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College Football

Morgan State’s Tyrone Wheatley to coach in Senior Bowl as part of new minority coaching fellowship program

Morgan State’s Tyrone Wheatley is one of four football coaches from Historically Black College and Universities who will participate in the 73rd annual Senior Bowl as part of a new minority coaching fellowship program.

The Senior Bowl, which is set to take place Feb. 5 in Mobile, Alabama, will include some of the nation’s top seniors who will be coached by staff members from the New York Jets and Detroit Lions. The college football all-star game is a crucial part of the NFL draft process, having produced more than 55 players that went on to be inducted into the Pro Football Hall of Fame.

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In a change to this year’s format, head coaches Robert Saleh and Dan Campbell will serve in an advisory role while having assistants hold leadership roles — head coach, offensive coordinator, defensive coordinator — for the week of practices and the game.

Wheatley, Virginia State head coach Reggie Barlow, South Carolina State defensive coordinator/linebackers coach Jonathan Saxon and Jackson State offensive coordinator/tight ends coach T.C. Taylor are the four HBCU coaches selected to participate. Wheatley, a former star running back at Michigan and a 10-year NFL veteran, has coached Morgan State for two seasons after being hired in 2019, leading the Bears to a 5-18 overall record.

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The goal of the new minority coaching fellowship program is to connect HBCU coaches with NFL decision-makers to help facilitate future career opportunities while also giving the rest of the league’s teams references for information about Senior Bowl participants.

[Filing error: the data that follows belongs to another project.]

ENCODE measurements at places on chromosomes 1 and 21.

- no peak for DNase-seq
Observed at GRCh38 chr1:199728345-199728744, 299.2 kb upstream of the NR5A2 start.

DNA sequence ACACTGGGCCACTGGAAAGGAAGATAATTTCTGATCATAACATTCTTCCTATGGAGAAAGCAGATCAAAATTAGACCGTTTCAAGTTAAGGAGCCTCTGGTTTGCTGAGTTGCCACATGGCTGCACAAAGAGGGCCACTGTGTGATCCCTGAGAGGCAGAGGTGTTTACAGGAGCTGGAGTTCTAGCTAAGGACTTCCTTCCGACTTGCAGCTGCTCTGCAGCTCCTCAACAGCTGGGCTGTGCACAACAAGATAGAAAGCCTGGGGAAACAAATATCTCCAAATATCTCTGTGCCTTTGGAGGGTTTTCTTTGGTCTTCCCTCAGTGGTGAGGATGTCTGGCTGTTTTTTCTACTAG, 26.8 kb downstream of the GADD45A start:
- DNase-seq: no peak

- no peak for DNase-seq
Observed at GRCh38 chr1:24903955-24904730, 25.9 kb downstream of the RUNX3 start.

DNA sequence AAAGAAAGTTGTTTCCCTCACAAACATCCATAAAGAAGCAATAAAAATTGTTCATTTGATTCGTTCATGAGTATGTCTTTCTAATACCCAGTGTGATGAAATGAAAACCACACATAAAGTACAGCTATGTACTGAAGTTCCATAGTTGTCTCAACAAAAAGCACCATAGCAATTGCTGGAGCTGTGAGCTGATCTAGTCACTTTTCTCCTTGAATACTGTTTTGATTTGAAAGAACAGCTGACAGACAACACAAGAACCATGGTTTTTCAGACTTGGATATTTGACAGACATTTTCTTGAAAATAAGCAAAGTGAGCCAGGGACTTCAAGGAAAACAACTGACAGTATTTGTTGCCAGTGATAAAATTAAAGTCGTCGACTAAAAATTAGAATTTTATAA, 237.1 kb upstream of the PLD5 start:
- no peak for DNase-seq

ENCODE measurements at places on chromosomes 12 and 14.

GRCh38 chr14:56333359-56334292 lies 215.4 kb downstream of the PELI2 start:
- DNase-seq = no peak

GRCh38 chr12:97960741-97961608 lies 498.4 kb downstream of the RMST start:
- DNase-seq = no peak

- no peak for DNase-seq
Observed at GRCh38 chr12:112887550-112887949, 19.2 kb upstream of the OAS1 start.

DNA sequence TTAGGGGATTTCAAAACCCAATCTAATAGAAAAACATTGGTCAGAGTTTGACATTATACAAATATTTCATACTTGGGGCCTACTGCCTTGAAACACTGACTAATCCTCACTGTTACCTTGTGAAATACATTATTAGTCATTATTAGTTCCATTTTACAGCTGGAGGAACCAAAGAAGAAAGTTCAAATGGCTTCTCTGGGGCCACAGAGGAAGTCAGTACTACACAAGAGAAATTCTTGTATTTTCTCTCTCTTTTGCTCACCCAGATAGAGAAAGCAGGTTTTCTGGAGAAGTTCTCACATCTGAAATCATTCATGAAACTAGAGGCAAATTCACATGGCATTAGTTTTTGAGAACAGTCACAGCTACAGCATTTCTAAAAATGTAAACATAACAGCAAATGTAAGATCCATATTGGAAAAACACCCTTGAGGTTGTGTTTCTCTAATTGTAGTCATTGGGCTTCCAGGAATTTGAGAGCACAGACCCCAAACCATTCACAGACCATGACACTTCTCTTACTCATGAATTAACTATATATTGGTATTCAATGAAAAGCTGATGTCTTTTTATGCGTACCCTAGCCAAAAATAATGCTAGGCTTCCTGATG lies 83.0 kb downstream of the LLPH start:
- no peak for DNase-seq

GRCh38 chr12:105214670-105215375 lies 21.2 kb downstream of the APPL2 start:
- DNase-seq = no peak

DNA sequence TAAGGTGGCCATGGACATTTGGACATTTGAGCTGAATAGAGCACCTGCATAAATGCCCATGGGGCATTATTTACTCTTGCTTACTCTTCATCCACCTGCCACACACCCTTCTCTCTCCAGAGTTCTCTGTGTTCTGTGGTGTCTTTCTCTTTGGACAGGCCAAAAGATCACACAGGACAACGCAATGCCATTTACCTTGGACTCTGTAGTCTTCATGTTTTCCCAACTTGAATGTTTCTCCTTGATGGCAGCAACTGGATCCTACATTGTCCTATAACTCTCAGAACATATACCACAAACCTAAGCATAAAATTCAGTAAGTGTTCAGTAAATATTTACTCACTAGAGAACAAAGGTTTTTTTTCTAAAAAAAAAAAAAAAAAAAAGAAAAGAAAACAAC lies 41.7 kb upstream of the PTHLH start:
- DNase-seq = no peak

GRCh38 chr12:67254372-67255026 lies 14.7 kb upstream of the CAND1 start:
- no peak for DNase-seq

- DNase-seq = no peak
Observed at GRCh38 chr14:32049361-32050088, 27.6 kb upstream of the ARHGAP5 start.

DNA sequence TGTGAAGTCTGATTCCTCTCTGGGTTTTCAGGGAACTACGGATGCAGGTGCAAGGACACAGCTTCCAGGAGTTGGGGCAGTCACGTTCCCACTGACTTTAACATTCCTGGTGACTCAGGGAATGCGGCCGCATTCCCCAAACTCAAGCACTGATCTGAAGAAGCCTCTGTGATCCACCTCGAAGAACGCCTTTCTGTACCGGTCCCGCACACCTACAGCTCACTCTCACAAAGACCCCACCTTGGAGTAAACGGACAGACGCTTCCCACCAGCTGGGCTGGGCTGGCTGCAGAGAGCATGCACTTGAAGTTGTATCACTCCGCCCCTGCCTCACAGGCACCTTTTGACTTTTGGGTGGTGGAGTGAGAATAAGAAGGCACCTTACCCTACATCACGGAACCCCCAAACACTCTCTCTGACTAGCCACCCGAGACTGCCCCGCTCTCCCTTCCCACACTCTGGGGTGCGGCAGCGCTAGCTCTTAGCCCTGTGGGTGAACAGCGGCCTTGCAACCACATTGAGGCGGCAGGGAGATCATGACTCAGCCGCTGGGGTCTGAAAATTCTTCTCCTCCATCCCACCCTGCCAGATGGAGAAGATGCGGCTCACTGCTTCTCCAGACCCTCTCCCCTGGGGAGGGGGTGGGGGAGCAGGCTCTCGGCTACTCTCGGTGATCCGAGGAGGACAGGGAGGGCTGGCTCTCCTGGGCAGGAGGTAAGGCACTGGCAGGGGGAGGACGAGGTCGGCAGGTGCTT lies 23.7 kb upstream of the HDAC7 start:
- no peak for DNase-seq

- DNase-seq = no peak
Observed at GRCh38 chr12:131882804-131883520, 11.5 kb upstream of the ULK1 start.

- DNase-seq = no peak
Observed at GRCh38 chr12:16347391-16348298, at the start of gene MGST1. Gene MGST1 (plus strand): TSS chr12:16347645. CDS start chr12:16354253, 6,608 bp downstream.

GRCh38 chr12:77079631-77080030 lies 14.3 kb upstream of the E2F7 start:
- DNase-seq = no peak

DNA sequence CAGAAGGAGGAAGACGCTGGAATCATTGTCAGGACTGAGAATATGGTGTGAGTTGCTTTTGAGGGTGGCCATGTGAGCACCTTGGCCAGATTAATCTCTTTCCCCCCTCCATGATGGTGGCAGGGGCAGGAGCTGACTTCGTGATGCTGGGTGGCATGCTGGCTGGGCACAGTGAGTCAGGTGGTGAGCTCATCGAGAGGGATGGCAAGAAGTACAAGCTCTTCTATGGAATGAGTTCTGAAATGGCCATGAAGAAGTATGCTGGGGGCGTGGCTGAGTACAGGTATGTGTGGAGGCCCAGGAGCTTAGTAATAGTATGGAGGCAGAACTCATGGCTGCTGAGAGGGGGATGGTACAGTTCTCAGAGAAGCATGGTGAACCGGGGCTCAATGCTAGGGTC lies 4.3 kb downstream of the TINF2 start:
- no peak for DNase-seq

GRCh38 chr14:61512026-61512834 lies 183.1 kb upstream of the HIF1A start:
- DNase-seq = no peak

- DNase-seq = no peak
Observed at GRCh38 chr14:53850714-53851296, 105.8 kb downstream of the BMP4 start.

“This is an excellent opportunity for HBCU coaches to come alongside their NFL colleagues to learn, to share and create relationships, both professionally and personally,” Troy Vincent, executive vice president of NFL Football Operations, said in a statement. “The choice of inclusion is part of the ongoing efforts to promote trust, develop skills and provide a foundation for future mobility.”

The NFL has taken several steps to improve diversity among leadership positions, yet Mike Tomlin is the only Black head coach after Brian Flores and David Culley were fired last week. The work includes adjusting the anti-tampering policy, expanding the Rooney Rule, incorporating virtual interviews and providing owners a database with 5,177 candidates — of which 3,798 self-identified as minorities.

Since the Rooney Rule was instituted in 2003, only 27 of 127 head-coaching vacancies (21%) have been filled by minorities in a league where 70% of the players are Black.

“When people are tuned into our game, the head coach, the quarterback and the referee have the cameras on them,” Vincent recently told the Associated Press. “We have to have proper representation in each of those areas. The general public expects that and we expect that as well.”

The Senior Bowl rosters will include several top draft prospects, including potential first-round quarterbacks such as North Carolina’s Sam Howell, Pittsburgh’s Kenny Pickett, Cincinnati’s Desmond Ridder, Liberty’s Malik Willis and Nevada’s Carson Strong. The game, which will be televised by the NFL Network, features two 55-man rosters that are built by a team of regional scouts under the direction of executive director Jim Nagy.

The NFL will also hold the inaugural HBCU combine Jan. 28-29 at the University of South Alabama. The event will be similar to the NFL combine with interviews and on-field and medical evaluations and will feature select players from four HBCU conferences — the Southwestern Athletic Conference, the Mid-Eastern Athletic Conference, the Southern Intercollegiate Athletic Conference and the Central Intercollegiate Athletic Conference — and other HBCU institutions.

The Associated Press contributed to this article.


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